Diseases : Smallpox

Smallpox is caused by the variola virus. This virus is spread from person to person in much the same way that chickenpox is spread, that is, through contact or inhalation of saliva droplets from an infected person. The last known case of smallpox in the world occurred in 1977.


Smallpox first appears as flu-like symptoms (high fever, fatigue, headaches and backaches). Abdominal pain and vomiting may also occur. These symptoms usually start between seven to 19 days following exposure to the virus. When the fever comes down (about two to four days after these initial symptoms) a rash appears, beginning on the face, arms and legs, and then spreading to the chest and abdomen.

The rash starts with flat red spots that gradually become raised and pus-filled, and start to crust over early in the second week of the illness. The scabs then separate and fall off after about three to four weeks, leaving a light spot and eventually a scar on the skin.

This rash may look like chickenpox, but unlike chickenpox the spots caused by smallpox do not start on the chest and abdomen, are not present in the armpit area, and only one stage of the rash is seen at one time (for example, you do not see early red bumps occurring at the same time as scabs).


Persons with smallpox are most infectious during the first week of illness. However the risk of catching this disease is still present until the scabs from the rash have fallen off (usually in about three weeks).


The majority of patients with smallpox recover, but death occurs in up to 30 per cent of cases. There is no proven treatment for smallpox. Research to evaluate new drugs is ongoing. Management of smallpox patients would include supportive therapy in the form of intravenous fluids, drugs to reduce fever, and antibiotics for any secondary bacterial infections that may occur.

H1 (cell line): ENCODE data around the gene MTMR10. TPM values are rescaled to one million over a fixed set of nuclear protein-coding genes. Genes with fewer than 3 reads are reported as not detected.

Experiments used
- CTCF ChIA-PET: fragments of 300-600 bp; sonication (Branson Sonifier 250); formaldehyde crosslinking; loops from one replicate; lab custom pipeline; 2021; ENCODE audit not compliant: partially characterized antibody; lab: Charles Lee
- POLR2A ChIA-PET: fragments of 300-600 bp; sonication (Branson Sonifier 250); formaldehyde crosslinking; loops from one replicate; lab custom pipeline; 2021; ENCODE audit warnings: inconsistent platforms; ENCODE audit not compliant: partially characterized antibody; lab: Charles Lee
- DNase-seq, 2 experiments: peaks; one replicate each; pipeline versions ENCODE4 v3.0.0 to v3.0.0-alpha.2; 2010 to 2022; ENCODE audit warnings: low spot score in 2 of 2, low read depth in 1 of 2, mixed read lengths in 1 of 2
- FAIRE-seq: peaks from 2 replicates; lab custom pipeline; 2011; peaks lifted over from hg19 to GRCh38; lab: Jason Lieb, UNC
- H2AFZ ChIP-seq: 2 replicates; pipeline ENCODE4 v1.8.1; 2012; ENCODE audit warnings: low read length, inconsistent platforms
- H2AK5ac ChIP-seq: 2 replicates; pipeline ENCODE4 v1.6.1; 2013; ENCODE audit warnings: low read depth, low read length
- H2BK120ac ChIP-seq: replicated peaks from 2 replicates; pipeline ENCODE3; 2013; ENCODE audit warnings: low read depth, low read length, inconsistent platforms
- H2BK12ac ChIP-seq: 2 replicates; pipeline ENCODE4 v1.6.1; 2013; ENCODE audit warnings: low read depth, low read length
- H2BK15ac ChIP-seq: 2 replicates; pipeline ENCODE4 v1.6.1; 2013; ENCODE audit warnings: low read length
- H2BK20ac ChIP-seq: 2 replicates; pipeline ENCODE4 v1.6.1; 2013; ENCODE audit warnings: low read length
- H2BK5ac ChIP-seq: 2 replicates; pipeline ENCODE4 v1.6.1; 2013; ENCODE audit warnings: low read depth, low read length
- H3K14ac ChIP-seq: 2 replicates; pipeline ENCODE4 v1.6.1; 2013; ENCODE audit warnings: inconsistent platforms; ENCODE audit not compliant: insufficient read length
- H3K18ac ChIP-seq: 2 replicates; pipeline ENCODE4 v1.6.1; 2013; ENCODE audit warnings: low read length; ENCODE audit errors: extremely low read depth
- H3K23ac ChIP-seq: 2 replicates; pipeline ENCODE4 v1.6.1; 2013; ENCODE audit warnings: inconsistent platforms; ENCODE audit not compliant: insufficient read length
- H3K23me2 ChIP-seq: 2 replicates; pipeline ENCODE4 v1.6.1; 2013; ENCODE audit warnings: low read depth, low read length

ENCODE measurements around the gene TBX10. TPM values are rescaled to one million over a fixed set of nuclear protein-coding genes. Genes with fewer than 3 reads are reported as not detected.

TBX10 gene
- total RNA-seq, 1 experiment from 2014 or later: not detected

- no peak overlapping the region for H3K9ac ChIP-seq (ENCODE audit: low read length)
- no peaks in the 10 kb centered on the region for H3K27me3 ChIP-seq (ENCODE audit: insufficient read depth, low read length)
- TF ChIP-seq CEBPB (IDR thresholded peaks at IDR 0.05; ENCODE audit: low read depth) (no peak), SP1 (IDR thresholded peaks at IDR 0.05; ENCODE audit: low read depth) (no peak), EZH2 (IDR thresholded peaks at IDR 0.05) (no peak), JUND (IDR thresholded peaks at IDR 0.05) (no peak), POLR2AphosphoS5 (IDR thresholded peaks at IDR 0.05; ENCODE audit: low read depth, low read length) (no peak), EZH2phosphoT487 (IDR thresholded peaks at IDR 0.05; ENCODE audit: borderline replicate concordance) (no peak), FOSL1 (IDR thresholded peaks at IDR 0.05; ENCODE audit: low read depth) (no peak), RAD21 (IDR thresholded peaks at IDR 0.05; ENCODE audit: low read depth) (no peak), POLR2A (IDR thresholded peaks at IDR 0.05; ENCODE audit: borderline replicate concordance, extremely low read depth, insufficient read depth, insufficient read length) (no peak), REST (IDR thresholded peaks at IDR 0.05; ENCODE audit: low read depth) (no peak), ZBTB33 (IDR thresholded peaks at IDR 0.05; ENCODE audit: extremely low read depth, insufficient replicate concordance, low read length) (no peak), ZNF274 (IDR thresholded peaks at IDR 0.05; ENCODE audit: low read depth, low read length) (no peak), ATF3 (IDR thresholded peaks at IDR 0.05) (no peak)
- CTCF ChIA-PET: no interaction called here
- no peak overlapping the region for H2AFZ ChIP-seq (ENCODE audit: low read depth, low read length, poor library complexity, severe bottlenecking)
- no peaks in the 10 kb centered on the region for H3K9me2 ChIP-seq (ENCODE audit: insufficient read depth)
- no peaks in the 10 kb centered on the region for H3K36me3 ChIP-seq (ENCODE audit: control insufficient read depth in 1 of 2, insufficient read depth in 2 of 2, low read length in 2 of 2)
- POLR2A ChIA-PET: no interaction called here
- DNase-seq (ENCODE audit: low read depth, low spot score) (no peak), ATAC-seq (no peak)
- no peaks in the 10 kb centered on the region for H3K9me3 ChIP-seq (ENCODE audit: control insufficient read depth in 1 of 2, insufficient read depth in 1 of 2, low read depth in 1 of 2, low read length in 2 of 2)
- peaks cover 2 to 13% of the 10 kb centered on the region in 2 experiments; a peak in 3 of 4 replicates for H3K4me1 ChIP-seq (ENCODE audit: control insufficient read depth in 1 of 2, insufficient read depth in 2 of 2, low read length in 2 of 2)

There is a vaccine against smallpox that only people born before 1972 received. However the degree of protection is uncertain for those vaccinated more than 20 years ago, so everyone is assumed to be susceptible to this disease.

Vaccinating people with smallpox vaccine within four days of exposure may lessen the severity of or even prevent illness.

Some vaccine is being held by the federal government as a contingency and for the purpose of immunizing laboratory workers who may be exposed to the virus, and persons considered essential for emergency preparedness to protect the interests and lives of Canadians. The federal government has contracted a local manufacturer to secure additional quantities of vaccine for emergency purposes.

However, vaccination of the general population against smallpox in advance of the threat of an exposure to the virus is not recommended at this time. Smallpox vaccine is therefore not available to the medical community or to the general public for this purpose.

Further Information

Anyone with concerns or questions about smallpox : please contact your physician or the staff of your local public health unit.


The information provided is subject to change. The information was collated from the following three sources :

1. Chin, J. "Control of Communicable Diseases Manual". 17th Edition. 2000. American Public Health Association: Washington D.C.
2. Health Canada website
3. Centers for Disease Control and Prevention website

*Advice on the most up-to-date treatment should be sought from a clinical expert.

January 2003

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